She made a face at him, her hands on her hips. "Why didn't you tell me the twins were going to their grandmother's for the week?"

Nash shrugged, pulling the horse into the stall. "Slipped my mind."

"Your daughters are leaving, them being the reason you hired me, I might add, and it slipped your mind?"

"Yes, Hayley, it did." Stooping, he checked the animal's legs. "I have an international auction to prepare for. People will be coming and going for the next several days, getting starting bids, categorizing stock. I simply forgot. The girls usually spend two weeks with my mom around this time of year."

She cocked her head. "Then you don't need me anymore."

His insides clenched. "Far from it." He straightened, meeting her gaze. "I still need a cook and a housekeeper."


He gave her a bland look, all business right now. "Is that a problem?"

"No, it's just that—"

"The girls were a nice barrier, right? You didn't have to deal with me directly with them between us."

"That's not true." It was and she knew it.

He ducked under the horse's neck, pausing to secure the leads to the bridle before he faced her. "Are you afraid to be alone with me?"

She scoffed, meeting his gaze. "You are the last person who scares me, Nash."

"Good, then we can just relax."

Relax. Right. If she was any more relaxed, she'd snap in two.

"Okay, so what do they need me to pack for them?"

"Why don't you call Mom and ask?"


He frowned. "Why not?"

"Because, well, you know—" she waved distractedly "—she knows about us."

He smirked. "I thought you weren't afraid?"

She wasn't. Not at all. Except that getting to know his mother, his family, was stepping over the line. Especially if she wanted to keep the lines clear. "Okay, fine. I'll call." She did an about-face and strode down the long corridor between the stalls. "But if she asks, I'm gonna tell her all the things you did when you were living in Georgia."

"The things I did or we did?"

She stopped short, then threw a look back over her shoulder.

He grinned.

"Then again, I ought to ask her all the things you did before we met."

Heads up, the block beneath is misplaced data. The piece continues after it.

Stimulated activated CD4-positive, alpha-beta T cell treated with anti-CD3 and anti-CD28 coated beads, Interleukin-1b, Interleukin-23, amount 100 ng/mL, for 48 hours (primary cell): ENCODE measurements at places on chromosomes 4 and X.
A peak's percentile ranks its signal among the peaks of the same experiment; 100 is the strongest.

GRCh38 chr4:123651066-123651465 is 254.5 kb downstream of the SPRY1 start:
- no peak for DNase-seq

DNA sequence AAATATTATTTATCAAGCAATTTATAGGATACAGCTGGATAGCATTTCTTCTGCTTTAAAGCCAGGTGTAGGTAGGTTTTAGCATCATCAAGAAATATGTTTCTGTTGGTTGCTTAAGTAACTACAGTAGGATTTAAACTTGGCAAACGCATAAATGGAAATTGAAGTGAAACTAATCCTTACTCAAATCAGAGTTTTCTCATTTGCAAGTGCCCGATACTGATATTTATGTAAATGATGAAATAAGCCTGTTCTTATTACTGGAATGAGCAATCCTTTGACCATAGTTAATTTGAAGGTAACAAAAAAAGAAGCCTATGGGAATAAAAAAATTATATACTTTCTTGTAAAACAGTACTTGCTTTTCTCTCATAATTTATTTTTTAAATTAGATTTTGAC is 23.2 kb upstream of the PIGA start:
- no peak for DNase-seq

"Go right ahead. I have no secrets." Not anymore, he thought.

Her brow worked for a second before she turned away.

His mother didn't know she was here. And Nash was looking forward to the moment when the two women met. And hoping he gained an ally.

They were ganging up on her.

"Nash's Hayley? Hayley Albright?" The shock in Mrs. Rayburn's voice made Hayley smile.

"Yes, ma'am," she said into the phone.

"I thought you were a doctor."

"I am. I'm working through my leave time before I continue my residency."

"Oh." A pause and then, "You didn't know this Wife Incorporated assignment was at River Willow, did you?"

The sympathy in her tone touched a needy spot in Hayley. "No, ma'am."

"Bet that was a shock." She laughed, a rich sound, as if she did it often.

"Oh, you could say that. I think Kat Davenport was playing matchmaker."

"She always did have a devilish streak, that girl. How is she, by the way?"

"Doing well. I haven't actually laid eyes on her in about seven months, ma'am."

"Stop ma'aming me, Hayley. Makes me feel ancient. Call me Grace."

Hayley relaxed for the first time since she'd dialed Nash's mother's phone number. "Okay, Grace, give me a rough idea of what I need to pack for the twins." Hayley listened and made a list. The girls came into the kitchen, and when they started to talk, Hayley motioned to the phone, then told them to hush before she went back to writing. "Got it. Tomorrow morning after breakfast. Sure, no problem. They're dancing around me right now."

Hayley handed Kate the phone and the pair, their faces pressed together, talked to their grandmother. They asked a dozen questions and made plans as Hayley went into the laundry room to do another load and make certain their jeans were clean for taking to Grace's place.

"She's so cool, Grandma," Kate said.

"We played dress-up and went swimming, and tonight we get to have a bubble bath," Kim said as if they'd be getting gold, instead of getting wet.

Hayley turned on the washer, not wanting to hear what the girls said, not wanting to love them, but she knew it was hopeless. She adored them, and knowing they'd be gone tomorrow made her throat constrict. She wouldn't get to see them again before she left for St. Anthony's hospital.

"Miss Hayley?"

She turned. Kim held out the phone. Hayley took it, saying, "Anything else we need to know?"